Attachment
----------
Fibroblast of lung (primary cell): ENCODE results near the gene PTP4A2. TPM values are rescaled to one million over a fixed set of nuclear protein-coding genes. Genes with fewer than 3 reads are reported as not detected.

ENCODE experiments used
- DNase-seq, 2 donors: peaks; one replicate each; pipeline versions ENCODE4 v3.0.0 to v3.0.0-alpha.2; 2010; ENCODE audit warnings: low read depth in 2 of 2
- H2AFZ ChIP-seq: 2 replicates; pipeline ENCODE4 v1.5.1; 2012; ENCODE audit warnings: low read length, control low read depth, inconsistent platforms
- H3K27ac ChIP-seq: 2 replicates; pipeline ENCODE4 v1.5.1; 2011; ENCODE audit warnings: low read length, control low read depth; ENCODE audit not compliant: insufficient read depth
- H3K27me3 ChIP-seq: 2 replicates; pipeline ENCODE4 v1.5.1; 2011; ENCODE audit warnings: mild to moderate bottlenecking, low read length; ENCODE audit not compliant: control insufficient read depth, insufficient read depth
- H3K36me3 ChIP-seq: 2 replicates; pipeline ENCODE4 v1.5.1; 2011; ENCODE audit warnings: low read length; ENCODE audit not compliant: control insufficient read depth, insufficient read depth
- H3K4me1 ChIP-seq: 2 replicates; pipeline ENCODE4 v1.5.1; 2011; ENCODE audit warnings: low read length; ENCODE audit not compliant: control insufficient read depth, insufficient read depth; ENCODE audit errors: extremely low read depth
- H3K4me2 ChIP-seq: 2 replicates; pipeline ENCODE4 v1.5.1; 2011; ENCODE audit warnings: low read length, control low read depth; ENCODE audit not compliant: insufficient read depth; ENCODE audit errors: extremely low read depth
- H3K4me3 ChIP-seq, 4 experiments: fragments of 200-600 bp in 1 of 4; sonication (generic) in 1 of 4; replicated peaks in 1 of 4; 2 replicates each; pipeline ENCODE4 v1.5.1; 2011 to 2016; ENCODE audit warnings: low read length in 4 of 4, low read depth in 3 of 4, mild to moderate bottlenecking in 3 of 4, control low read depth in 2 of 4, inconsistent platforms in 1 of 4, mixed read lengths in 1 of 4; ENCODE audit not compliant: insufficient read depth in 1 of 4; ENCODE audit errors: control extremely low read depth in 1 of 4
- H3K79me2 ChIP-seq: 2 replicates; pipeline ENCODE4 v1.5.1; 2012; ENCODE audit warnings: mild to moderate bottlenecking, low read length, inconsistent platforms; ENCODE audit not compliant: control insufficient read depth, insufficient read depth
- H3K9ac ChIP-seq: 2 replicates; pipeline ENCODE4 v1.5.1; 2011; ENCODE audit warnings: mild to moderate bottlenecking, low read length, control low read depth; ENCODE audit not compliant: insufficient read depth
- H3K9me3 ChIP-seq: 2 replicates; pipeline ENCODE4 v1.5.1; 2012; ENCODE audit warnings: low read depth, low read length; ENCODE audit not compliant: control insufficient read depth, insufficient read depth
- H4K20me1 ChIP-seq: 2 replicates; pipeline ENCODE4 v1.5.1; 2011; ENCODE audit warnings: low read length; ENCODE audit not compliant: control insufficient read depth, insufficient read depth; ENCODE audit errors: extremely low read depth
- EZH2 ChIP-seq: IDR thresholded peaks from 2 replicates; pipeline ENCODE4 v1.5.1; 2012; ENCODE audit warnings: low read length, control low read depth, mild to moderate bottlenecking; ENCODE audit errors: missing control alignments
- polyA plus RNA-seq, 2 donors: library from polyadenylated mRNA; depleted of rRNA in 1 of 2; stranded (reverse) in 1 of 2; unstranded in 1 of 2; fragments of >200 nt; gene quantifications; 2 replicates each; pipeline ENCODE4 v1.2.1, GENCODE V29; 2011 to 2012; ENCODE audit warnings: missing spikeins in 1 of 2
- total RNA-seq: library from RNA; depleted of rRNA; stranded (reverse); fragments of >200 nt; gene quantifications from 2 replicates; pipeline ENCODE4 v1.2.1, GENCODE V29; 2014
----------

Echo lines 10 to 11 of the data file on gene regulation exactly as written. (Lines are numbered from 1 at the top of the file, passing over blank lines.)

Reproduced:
- H3K4me3 ChIP-seq, 4 experiments: fragments of 200-600 bp in 1 of 4; sonication (generic) in 1 of 4; replicated peaks in 1 of 4; 2 replicates each; pipeline ENCODE4 v1.5.1; 2011 to 2016; ENCODE audit warnings: low read length in 4 of 4, low read depth in 3 of 4, mild to moderate bottlenecking in 3 of 4, control low read depth in 2 of 4, inconsistent platforms in 1 of 4, mixed read lengths in 1 of 4; ENCODE audit not compliant: insufficient read depth in 1 of 4; ENCODE audit errors: control extremely low read depth in 1 of 4
- H3K79me2 ChIP-seq: 2 replicates; pipeline ENCODE4 v1.5.1; 2012; ENCODE audit warnings: mild to moderate bottlenecking, low read length, inconsistent platforms; ENCODE audit not compliant: control insufficient read depth, insufficient read depth